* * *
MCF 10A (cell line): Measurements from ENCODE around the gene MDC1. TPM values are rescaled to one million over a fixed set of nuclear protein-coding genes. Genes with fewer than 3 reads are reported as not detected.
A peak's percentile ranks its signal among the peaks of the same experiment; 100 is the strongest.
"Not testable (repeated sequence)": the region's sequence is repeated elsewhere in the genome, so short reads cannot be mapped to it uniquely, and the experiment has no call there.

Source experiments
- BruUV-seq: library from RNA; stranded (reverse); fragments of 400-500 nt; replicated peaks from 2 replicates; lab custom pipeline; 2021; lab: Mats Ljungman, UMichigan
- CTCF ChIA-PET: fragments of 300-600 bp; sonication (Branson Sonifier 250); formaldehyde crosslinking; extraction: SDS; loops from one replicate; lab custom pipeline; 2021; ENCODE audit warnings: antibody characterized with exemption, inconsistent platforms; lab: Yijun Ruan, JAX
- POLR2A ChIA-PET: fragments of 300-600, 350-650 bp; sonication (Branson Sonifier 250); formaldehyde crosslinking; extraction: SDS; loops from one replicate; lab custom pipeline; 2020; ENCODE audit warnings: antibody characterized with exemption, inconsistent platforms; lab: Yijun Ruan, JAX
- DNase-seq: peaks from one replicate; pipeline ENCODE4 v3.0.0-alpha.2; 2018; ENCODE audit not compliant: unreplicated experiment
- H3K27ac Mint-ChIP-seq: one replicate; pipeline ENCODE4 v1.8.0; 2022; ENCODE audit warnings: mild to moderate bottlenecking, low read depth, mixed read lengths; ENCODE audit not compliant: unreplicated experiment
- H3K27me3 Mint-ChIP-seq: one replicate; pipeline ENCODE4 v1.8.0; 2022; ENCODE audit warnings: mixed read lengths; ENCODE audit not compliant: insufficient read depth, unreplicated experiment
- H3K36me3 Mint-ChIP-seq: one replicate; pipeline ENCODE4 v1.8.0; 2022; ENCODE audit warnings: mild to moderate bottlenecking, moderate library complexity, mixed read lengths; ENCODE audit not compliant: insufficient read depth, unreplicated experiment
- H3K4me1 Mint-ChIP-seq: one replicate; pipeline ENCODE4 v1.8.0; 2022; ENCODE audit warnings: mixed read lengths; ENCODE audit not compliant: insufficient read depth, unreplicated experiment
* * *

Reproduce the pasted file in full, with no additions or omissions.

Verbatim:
MCF 10A (cell line): Measurements from ENCODE around the gene MDC1. TPM values are rescaled to one million over a fixed set of nuclear protein-coding genes. Genes with fewer than 3 reads are reported as not detected.
A peak's percentile ranks its signal among the peaks of the same experiment; 100 is the strongest.
"Not testable (repeated sequence)": the region's sequence is repeated elsewhere in the genome, so short reads cannot be mapped to it uniquely, and the experiment has no call there.

Source experiments
- BruUV-seq: library from RNA; stranded (reverse); fragments of 400-500 nt; replicated peaks from 2 replicates; lab custom pipeline; 2021; lab: Mats Ljungman, UMichigan
- CTCF ChIA-PET: fragments of 300-600 bp; sonication (Branson Sonifier 250); formaldehyde crosslinking; extraction: SDS; loops from one replicate; lab custom pipeline; 2021; ENCODE audit warnings: antibody characterized with exemption, inconsistent platforms; lab: Yijun Ruan, JAX
- POLR2A ChIA-PET: fragments of 300-600, 350-650 bp; sonication (Branson Sonifier 250); formaldehyde crosslinking; extraction: SDS; loops from one replicate; lab custom pipeline; 2020; ENCODE audit warnings: antibody characterized with exemption, inconsistent platforms; lab: Yijun Ruan, JAX
- DNase-seq: peaks from one replicate; pipeline ENCODE4 v3.0.0-alpha.2; 2018; ENCODE audit not compliant: unreplicated experiment
- H3K27ac Mint-ChIP-seq: one replicate; pipeline ENCODE4 v1.8.0; 2022; ENCODE audit warnings: mild to moderate bottlenecking, low read depth, mixed read lengths; ENCODE audit not compliant: unreplicated experiment
- H3K27me3 Mint-ChIP-seq: one replicate; pipeline ENCODE4 v1.8.0; 2022; ENCODE audit warnings: mixed read lengths; ENCODE audit not compliant: insufficient read depth, unreplicated experiment
- H3K36me3 Mint-ChIP-seq: one replicate; pipeline ENCODE4 v1.8.0; 2022; ENCODE audit warnings: mild to moderate bottlenecking, moderate library complexity, mixed read lengths; ENCODE audit not compliant: insufficient read depth, unreplicated experiment
- H3K4me1 Mint-ChIP-seq: one replicate; pipeline ENCODE4 v1.8.0; 2022; ENCODE audit warnings: mixed read lengths; ENCODE audit not compliant: insufficient read depth, unreplicated experiment